What To Prepare


  • Oblique pen holder
  • Oblique pen nib
  • Paper
  • Ink

Detailed Steps on How To Assemble an Oblique Pen

Step 1. Check what type of flange you have.


  • There are two types of flanges.
    • Adjusted or the classic flange—this variety has a fixed size and can only fit a particular nib. It can be a fixed concave or rounded flange.
    • Adjustable or the bullock flange—this can fit different sizes of nibs and can be adjusted with a knob.

Step 2. Install the nib.


  • Classic flange
    • Insert the flange all the way into the circle at the end of the holder. Skip this step if the flange is already fixed to the holder.
    • Pick up the nib so that it’s facing down.
    • Hold the oblique pen holder with your other hand.
    • Support the flange with your fingers.
    • Gently slide the nib into the flange.
  • Bullock flange
    • Hold the nib in between your thumb and long finger.
    • Insert it into the flange bracket. Support it with your thumb.
    • Twist the knob or screw to fix the nib.

Step 3. Check if the nib is in the correct position.


  • Its tips should be somewhere in the middle of the holder’s body.
  • The nib should fit nicely and do not wobble.
    • Nib – should be facing down.
    • Breather – aligned at the center of the flange and is not covered.

Step 4. Ink and start writing.


  • Dip the nib just right above the breather.
  • Draw a few lines on paper to check the ink release.

Tips and Tricks

1. Tips for ensuring smooth assembly process

  • When you put together a calligraphy pen nib reservoir, take note of the position and distance. Installing it 2mm from the tip is the safest baseline.
  • Before you load a calligraphy pen with ink, double-check if the nib is firmly fitted. In the case of fountain pens, make sure the cartridge is installed properly.

2. Common mistakes to avoid

  • Wrong nib selection. For example, not all fountain pens are suitable for calligraphy. So, you can’t just use any nib.
  • Buying parts without checking compatibility. Before you set up a calligraphy pen, keep in mind that these pens have different variations across brands.

Maintenance Tips for Your Calligraphy Pen

1. Dip Pens and Oblique Pens

  • Do not let water or ink sip into the pen holder. Corrosion can start as soon as moisture is accumulated in the pen and dried ink will form a sludge that causes the nib to get stuck and harder to remove.
  • Practice removing the nibs and cleaning both the nib and the holder after every use.
  • Always dry the parts before storing them.

2. Fountain Pens

  • Clean your pen once in a while after every use and make an overall cleaning at least once a month. This will prevent ink from drying in the nib, which is the number one cause of clogging.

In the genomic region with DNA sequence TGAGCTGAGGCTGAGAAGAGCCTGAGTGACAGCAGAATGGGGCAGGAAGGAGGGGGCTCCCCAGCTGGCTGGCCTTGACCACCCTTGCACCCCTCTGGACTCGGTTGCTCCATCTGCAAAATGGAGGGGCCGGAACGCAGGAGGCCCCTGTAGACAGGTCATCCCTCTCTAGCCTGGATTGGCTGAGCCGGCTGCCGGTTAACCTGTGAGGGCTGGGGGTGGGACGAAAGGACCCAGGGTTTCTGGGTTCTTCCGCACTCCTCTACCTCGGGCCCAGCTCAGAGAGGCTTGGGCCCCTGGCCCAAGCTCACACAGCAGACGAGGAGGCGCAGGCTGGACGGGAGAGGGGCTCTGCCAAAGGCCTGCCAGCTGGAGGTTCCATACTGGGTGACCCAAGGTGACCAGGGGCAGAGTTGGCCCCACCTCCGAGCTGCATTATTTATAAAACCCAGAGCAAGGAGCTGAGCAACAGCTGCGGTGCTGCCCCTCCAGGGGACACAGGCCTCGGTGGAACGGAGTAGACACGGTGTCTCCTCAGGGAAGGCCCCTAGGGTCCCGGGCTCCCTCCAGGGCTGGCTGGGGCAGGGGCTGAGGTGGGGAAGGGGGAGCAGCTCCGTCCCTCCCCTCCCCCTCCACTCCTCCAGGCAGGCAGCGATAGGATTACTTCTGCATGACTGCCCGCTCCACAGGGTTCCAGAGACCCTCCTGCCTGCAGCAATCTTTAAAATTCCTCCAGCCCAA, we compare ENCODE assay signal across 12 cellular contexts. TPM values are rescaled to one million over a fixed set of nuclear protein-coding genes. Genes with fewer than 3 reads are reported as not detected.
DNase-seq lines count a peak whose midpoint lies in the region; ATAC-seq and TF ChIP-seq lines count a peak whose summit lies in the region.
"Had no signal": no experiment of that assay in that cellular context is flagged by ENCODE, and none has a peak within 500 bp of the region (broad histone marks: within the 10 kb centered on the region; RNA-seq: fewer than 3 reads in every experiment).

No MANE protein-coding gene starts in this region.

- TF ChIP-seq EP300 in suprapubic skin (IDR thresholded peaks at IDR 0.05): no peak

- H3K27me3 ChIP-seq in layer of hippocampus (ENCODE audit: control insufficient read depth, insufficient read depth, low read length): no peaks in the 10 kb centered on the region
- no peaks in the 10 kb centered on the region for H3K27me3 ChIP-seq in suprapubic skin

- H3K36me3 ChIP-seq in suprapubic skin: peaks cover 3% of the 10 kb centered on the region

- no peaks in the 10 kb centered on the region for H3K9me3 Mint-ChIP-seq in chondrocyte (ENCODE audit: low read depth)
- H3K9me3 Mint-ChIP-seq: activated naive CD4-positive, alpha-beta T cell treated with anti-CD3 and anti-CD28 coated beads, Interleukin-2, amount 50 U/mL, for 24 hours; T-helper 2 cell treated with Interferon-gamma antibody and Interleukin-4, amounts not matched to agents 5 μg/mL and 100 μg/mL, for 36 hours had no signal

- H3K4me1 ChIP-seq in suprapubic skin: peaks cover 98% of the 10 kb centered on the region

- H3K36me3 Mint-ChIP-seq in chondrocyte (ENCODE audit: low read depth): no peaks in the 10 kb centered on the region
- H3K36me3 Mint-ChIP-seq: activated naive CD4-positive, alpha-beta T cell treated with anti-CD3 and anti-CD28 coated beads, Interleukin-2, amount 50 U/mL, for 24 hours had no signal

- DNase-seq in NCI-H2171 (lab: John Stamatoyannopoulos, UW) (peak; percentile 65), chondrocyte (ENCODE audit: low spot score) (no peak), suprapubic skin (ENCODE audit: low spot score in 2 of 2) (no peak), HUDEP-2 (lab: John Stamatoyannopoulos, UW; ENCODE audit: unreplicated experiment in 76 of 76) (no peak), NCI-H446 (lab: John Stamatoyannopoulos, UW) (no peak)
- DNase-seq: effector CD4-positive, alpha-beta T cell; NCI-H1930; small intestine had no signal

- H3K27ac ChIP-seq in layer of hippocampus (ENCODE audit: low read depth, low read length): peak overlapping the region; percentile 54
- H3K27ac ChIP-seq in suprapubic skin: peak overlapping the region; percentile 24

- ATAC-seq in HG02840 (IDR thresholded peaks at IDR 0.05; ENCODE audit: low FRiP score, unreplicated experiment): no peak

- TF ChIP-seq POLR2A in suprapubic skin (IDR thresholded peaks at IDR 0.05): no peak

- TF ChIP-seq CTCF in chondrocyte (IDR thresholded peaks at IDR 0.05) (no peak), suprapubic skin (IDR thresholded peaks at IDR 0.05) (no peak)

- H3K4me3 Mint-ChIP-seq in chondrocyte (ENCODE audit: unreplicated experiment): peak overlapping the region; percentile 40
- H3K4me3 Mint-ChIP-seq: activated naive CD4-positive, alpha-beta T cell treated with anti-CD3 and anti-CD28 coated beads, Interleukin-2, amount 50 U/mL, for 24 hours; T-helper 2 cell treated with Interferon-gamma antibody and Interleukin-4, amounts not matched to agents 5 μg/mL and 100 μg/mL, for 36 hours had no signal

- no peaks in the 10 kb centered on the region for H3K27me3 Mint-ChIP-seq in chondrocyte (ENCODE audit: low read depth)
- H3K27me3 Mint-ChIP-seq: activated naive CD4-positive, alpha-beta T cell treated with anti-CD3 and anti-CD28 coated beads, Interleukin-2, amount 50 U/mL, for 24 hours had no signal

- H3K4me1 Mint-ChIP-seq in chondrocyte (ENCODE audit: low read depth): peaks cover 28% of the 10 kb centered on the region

• To minimize the rate of ink evaporation, store your pens in an airtight container.
  • Store spare nibs in a pill box or zip-lock pouches.

Benefits of Assembling a Calligraphy Pen Correctly


Assembling a calligraphy pen for the first time could be a daunting task but taking time to meticulously follow the instructions will give you lasting benefits.

This includes lower risk of leaking, good ink flow, prevention of nib damage.  Overall, it helps you achieve that smooth calligraphy writing experience, saves you a lot of time and money, and makes your pen last longer at the same time.

Parts of a calligraphy pen

As an overview here is a summary of its parts.

Type Nibs Variations
Dip Pens Pointed and flexible Standard

Crow Quill

Dual Slotted

Fountain Pens Broad and rigid Cartridge



Piston/Vacuum Filler

Oblique Pens Pointed and flexible Classic flange

Bullock flange

Alternatives of Calligraphy Pen


The art of calligraphy is not confined to traditional calligraphy pens. Here are some alternatives that can give you equally satisfying outputs.

  • Brush Pens

One thing that makes brush pens suitable for calligraphy is their flexible nibs that feel similar to when you write with calligraphy pens. This quality enables brush pens to produce various line thicknesses depending on the pressure applied.

The nibs can be made with natural or synthetic bristles and felt. The material quality often impacts the user experience and durability of the brush pen.

  • Markers

Broad nib, tri-tip, dual-ended, name it and you will find it. With its wide range of tip types and sizes, there’s no doubt that it would make a good calligraphy pen alternative.

The best thing about markers is that they are readily available and budget-friendly.


Learning how to put a calligraphy pen together starts with knowing the different parts and their variations.

May it be a dip pen, fountain pen, or oblique pen, when you are already familiar with what you are dealing with, it would be easier for you to follow through.

If you find this process overwhelming, you can however start with ready-to-use calligraphy pens like the fine touch calligraphy pen set, brush pens, and markers.

5/5 - (3 votes)